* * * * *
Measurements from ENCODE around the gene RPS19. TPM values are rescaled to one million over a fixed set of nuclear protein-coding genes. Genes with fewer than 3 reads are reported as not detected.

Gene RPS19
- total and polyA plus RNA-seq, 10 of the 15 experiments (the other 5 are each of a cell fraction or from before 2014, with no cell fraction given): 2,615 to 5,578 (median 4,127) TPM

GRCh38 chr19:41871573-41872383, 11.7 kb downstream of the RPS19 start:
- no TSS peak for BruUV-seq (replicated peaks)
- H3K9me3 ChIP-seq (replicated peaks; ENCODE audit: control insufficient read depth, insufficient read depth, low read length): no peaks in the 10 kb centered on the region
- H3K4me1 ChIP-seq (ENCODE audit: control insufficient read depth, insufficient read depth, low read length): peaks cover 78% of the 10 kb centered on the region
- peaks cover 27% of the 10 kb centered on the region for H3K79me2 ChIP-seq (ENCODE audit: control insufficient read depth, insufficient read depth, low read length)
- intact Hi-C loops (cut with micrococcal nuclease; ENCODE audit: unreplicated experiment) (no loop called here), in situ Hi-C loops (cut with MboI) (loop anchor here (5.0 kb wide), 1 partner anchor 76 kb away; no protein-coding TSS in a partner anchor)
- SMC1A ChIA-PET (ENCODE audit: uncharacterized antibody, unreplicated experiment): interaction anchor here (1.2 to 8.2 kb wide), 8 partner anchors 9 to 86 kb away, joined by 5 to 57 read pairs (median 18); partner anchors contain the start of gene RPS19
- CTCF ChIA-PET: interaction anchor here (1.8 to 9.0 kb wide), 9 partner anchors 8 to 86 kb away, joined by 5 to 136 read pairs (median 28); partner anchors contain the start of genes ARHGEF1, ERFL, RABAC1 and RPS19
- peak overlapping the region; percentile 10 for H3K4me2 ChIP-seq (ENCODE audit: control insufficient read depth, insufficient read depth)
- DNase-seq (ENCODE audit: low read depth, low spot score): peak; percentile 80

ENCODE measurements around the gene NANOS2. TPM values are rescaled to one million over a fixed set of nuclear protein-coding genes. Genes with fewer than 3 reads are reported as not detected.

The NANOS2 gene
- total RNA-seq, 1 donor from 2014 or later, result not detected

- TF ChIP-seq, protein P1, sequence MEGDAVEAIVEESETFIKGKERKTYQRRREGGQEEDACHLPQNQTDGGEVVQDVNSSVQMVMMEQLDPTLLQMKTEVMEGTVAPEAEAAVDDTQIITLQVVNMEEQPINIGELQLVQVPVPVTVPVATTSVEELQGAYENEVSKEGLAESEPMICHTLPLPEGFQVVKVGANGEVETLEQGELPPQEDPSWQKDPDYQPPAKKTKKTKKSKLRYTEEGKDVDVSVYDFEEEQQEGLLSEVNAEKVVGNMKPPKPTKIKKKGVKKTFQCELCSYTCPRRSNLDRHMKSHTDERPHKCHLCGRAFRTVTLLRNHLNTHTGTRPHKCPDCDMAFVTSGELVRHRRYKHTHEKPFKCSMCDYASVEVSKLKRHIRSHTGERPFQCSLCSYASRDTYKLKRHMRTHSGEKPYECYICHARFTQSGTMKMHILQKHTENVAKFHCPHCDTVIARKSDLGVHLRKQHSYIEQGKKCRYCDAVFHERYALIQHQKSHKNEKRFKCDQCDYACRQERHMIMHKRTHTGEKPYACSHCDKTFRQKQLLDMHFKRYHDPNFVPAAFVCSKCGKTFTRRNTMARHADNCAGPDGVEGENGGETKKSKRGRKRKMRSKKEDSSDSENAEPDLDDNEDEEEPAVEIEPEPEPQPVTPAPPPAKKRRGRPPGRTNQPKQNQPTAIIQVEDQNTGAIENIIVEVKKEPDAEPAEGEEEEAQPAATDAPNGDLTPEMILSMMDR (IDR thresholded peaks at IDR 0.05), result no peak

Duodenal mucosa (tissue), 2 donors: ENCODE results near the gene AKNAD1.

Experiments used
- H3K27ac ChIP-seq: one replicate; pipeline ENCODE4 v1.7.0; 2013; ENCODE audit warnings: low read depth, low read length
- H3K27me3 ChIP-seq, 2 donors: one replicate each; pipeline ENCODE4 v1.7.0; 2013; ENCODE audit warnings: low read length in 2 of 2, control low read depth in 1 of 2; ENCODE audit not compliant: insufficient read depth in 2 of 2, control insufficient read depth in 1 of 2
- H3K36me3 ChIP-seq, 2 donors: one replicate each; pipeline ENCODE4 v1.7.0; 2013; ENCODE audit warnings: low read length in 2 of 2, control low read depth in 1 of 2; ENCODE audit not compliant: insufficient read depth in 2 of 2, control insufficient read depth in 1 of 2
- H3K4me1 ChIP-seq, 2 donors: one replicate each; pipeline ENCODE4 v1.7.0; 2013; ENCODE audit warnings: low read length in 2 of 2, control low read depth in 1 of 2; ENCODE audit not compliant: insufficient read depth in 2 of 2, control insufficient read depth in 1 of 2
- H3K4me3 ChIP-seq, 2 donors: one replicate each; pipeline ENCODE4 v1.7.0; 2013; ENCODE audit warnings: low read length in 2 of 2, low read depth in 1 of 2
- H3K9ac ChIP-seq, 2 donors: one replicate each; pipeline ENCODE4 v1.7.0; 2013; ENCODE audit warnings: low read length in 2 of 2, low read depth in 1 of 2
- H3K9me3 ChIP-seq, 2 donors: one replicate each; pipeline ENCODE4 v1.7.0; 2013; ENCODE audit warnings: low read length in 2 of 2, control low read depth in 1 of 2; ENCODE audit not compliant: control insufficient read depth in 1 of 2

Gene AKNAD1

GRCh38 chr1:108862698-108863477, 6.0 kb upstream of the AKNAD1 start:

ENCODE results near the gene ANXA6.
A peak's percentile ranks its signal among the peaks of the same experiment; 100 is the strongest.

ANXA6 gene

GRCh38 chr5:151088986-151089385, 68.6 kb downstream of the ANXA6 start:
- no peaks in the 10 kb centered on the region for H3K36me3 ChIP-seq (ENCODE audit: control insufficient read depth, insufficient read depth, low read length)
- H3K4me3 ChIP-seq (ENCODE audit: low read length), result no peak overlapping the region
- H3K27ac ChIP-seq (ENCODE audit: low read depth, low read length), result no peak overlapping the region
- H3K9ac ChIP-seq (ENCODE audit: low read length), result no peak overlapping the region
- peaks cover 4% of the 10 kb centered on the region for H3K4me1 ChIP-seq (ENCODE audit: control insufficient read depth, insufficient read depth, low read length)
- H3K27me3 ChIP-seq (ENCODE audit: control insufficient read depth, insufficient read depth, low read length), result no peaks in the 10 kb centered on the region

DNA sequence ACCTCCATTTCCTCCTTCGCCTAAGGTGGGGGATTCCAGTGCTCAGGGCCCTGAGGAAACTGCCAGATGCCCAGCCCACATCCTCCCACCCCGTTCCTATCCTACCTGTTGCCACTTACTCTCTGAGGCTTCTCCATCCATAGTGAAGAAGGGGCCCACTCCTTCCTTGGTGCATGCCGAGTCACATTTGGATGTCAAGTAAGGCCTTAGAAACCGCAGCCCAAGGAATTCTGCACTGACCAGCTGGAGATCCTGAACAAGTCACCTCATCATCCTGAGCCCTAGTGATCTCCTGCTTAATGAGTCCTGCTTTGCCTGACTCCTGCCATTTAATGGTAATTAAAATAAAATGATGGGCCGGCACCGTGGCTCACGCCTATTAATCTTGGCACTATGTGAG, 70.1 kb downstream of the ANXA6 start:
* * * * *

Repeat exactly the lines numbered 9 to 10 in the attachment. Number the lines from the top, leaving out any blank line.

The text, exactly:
- intact Hi-C loops (cut with micrococcal nuclease; ENCODE audit: unreplicated experiment) (no loop called here), in situ Hi-C loops (cut with MboI) (loop anchor here (5.0 kb wide), 1 partner anchor 76 kb away; no protein-coding TSS in a partner anchor)
- SMC1A ChIA-PET (ENCODE audit: uncharacterized antibody, unreplicated experiment): interaction anchor here (1.2 to 8.2 kb wide), 8 partner anchors 9 to 86 kb away, joined by 5 to 57 read pairs (median 18); partner anchors contain the start of gene RPS19